On Monday Chris Singleton underwent surgery to repair the 5th metatarsal in his right foot. No timetable for his return has been announced, but likely the absolute minimum is three weeks, meaning FSU will have to play without him for the rest of the regular season if not the year. Obviously replacing a player a his caliber will be difficult, and unfortunately our hopes at a 3rd consecutive NCAA Tournament appearance hinge on how well coach Leonard Hamilton can do that.
Many FSU fans have not-so-fond memories of the 2006-07 season when a February injury to Toney Douglas sent reeling a Seminole team that had been close to a lock for the Tournament. Instead Al Thornton’s senior year ended in the NIT. Singleton isn’t a senior, but this is almost guaranteed to be his final year, so are he and Derwin Kitchen going to finish their FSU careers in the Dance?
After the break I’ll look at what Ham has to replace.
Defense: Chris Singleton is the best defensive player in the ACC. Unless he’s penalized for his injury he’ll become the 2nd ever player to be twice named the ACC Defensive Player of the Year. At 6’9" he’s a rare player who can guard any 2, 3 or 4 in the conference, as well as most 5s and some of the 1s. And he does this without having elite lateral speed. He has remarkable foot work, balance, anticipation and perhaps the quickest hands of any college big man. He’s often used by Leonard Hamilton to shut down an opposing scorer (see 1st half of Duke game), but just as often he’s assigned to a lesser talent so that he can play off that player and use his anticipation and length to menace passing lanes and cause havoc. One-on-one he’s intuitive and due to exceptional footwork rarely gets beat on the wrong side – he always knows where his help is and funnels his man toward it. And he plays with consistent intensity. He buys FSU numerous possessions each game through his rebounding, blocked shots and steals.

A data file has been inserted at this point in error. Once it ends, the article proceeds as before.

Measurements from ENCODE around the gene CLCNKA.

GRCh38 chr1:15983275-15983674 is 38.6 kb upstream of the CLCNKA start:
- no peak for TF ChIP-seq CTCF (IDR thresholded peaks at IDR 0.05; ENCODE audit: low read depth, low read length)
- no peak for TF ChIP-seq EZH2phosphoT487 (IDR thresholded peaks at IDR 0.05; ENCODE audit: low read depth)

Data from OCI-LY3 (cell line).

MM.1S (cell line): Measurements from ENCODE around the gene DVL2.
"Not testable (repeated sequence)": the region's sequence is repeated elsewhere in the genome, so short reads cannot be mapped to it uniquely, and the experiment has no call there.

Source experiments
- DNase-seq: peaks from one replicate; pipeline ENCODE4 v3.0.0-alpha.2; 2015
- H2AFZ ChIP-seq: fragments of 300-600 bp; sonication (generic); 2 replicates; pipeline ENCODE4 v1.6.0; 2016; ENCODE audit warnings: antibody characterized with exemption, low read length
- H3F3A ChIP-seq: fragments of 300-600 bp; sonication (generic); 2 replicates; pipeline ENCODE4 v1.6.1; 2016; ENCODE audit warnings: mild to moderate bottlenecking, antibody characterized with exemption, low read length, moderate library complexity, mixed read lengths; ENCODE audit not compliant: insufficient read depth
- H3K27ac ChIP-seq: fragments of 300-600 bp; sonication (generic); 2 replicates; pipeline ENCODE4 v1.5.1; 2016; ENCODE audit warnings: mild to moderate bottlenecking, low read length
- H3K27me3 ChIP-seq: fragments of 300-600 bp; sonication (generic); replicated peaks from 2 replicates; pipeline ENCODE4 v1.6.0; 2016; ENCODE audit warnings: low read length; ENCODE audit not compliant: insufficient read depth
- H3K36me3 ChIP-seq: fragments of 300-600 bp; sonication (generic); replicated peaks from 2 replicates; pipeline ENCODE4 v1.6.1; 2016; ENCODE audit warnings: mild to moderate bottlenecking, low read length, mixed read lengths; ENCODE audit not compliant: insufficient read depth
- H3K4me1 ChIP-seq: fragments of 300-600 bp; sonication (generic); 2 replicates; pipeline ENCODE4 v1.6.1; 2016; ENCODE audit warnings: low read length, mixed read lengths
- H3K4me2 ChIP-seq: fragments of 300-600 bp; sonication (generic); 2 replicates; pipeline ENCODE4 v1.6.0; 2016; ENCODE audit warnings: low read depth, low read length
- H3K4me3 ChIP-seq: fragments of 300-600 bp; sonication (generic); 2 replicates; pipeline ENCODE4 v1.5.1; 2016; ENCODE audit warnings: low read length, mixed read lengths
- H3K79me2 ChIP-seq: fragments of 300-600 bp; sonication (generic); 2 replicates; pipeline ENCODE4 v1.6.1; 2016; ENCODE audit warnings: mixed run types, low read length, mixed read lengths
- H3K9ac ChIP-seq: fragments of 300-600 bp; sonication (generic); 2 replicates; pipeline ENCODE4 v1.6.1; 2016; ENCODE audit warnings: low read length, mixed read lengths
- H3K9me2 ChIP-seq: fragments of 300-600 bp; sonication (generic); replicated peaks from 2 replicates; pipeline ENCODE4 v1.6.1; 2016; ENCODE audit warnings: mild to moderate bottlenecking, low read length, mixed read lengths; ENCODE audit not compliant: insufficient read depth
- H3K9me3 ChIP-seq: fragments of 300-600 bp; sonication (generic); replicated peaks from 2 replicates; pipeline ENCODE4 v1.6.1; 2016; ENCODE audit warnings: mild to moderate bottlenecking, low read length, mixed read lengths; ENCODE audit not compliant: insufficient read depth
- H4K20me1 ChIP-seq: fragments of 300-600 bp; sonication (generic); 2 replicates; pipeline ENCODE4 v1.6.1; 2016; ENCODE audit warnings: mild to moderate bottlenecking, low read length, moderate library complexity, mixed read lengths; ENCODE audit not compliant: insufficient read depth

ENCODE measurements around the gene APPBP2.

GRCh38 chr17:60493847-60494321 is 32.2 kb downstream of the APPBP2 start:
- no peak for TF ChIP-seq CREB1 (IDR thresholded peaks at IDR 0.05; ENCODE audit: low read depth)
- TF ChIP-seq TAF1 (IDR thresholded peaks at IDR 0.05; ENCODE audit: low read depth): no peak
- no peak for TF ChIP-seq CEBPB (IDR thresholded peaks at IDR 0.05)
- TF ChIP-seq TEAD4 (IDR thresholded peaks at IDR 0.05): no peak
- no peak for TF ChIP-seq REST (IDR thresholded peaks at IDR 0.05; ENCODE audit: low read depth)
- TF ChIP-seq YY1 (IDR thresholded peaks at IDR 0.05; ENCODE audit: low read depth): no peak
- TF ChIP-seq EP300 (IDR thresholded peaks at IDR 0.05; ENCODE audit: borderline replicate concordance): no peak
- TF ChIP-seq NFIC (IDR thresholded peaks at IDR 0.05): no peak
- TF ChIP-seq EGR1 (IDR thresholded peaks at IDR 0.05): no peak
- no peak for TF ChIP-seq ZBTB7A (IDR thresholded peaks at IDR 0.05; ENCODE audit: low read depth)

To put it simply, he can’t be replaced. In his absence it’s essential that the trio of Bernard James, Terrance Shannon and Okaro White stay healthy and out of foul trouble. Losing any one of those players severely limits our options on defense (see final 10 minutes of Virginia game) as there aren’t many ACC teams where we can afford to have James plus one of Jon Kreft or Xavier Gibson on the floor at the same time. Kreft and the still hobbled Gibson simply don’t have the speed to properly defend screens on the perimeter and still get back to defend the paint. There are complex switches a coach can utilize to counter these plays, but implementing them 11 games into the conference season isn’t ideal. Foul trouble will push us into 3 and 4 guard sets which are easy to attack.
Offense: The following table shows our top players in terms of offensive rating, and according to this metric Singleton is our 3rd most effective player: